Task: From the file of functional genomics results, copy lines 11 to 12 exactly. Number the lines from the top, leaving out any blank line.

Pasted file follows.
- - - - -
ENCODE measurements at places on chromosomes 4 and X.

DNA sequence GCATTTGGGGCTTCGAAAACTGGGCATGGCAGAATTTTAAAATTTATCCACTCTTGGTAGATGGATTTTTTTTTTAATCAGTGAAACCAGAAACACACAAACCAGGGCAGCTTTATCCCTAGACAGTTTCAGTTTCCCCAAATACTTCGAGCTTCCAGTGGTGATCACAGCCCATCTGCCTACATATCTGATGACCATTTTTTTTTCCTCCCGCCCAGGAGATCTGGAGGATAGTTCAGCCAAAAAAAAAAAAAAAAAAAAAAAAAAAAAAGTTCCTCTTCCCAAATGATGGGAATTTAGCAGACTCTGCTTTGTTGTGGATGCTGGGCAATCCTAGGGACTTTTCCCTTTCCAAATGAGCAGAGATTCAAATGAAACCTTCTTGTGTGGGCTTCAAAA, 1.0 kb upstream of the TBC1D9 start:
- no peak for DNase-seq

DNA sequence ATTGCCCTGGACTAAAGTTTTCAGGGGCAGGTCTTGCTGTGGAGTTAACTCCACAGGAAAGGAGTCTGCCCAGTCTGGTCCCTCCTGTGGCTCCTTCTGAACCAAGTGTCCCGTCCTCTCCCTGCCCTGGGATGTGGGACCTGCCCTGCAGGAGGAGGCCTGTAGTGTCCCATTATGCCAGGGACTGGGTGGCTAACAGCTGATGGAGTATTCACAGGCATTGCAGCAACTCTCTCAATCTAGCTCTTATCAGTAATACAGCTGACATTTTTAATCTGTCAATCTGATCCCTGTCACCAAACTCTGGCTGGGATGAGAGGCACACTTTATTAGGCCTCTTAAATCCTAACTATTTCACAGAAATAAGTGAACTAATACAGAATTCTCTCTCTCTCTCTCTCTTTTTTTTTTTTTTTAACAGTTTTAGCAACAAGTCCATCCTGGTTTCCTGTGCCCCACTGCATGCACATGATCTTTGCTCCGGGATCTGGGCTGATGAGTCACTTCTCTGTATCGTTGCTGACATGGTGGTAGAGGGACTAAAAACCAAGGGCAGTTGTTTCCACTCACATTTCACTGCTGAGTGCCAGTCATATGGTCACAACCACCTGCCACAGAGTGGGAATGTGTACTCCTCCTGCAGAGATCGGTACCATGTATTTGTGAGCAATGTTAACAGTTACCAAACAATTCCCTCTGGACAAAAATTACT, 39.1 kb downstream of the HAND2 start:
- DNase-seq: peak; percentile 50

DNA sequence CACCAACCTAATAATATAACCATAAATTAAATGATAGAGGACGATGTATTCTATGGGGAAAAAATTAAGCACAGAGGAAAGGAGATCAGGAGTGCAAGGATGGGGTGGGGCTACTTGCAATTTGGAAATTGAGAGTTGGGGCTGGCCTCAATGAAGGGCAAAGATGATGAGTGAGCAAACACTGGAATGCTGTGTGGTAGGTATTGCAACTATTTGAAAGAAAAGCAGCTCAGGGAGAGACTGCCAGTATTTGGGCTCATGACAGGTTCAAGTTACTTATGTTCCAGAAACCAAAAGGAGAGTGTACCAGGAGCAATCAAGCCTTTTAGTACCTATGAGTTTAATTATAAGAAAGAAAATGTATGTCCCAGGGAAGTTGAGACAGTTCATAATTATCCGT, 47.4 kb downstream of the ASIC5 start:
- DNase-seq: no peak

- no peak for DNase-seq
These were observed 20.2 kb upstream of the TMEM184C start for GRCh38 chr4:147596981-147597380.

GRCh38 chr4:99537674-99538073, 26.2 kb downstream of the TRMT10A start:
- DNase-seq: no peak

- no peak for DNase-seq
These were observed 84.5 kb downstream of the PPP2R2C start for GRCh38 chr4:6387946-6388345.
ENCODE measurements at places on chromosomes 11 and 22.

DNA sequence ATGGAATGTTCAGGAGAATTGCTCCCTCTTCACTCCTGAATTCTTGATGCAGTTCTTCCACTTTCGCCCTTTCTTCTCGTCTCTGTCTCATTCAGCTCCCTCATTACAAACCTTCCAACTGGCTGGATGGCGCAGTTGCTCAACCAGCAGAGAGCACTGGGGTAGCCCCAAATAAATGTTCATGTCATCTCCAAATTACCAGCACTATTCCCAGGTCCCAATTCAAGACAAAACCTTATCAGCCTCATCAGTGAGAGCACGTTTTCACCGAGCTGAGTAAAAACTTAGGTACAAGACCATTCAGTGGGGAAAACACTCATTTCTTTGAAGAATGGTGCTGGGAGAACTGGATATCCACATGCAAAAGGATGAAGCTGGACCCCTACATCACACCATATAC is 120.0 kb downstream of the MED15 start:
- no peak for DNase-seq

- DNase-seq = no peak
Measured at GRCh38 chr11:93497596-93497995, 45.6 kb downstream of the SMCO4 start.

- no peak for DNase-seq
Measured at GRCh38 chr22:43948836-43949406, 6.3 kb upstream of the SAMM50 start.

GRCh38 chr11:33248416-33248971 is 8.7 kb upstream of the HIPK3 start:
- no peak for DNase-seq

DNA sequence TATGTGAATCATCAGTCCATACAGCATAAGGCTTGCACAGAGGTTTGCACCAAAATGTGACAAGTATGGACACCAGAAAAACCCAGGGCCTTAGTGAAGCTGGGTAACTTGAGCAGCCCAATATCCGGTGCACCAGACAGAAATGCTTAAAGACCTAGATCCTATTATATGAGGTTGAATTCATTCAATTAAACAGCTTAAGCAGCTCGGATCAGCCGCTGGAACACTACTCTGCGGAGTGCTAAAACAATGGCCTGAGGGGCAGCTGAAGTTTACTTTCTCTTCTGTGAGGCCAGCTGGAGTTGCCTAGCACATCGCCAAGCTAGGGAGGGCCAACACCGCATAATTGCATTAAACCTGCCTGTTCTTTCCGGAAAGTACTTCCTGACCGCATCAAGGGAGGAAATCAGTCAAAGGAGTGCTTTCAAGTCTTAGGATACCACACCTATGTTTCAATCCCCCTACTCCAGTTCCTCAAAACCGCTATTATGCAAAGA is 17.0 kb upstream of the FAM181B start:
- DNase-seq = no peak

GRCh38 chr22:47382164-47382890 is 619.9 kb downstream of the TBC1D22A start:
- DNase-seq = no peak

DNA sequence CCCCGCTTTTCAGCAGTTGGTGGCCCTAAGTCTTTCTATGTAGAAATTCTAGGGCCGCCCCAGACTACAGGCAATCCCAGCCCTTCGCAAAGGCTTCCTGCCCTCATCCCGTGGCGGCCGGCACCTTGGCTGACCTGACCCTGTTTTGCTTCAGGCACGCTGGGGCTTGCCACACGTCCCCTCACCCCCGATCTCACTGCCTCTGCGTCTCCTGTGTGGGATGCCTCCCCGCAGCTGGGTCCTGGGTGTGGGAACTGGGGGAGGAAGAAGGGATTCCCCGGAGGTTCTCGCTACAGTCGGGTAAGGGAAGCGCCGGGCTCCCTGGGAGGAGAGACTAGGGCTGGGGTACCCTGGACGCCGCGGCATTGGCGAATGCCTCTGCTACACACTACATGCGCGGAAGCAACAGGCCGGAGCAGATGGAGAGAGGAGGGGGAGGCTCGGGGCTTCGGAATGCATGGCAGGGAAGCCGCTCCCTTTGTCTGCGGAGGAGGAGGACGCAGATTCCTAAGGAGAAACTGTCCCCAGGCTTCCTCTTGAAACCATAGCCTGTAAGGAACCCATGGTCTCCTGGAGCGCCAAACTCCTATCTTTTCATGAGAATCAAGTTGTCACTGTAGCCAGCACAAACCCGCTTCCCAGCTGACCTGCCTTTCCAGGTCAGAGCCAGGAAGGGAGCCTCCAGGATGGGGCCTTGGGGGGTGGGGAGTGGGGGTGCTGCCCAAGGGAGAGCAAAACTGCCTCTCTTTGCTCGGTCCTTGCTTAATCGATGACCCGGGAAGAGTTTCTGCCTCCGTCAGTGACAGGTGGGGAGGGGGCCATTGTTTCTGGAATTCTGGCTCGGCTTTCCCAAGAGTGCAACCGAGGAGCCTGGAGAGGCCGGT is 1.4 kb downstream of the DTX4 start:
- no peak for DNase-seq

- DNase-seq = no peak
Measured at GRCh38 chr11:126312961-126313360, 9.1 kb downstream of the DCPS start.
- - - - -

- DNase-seq: no peak

- no peak for DNase-seq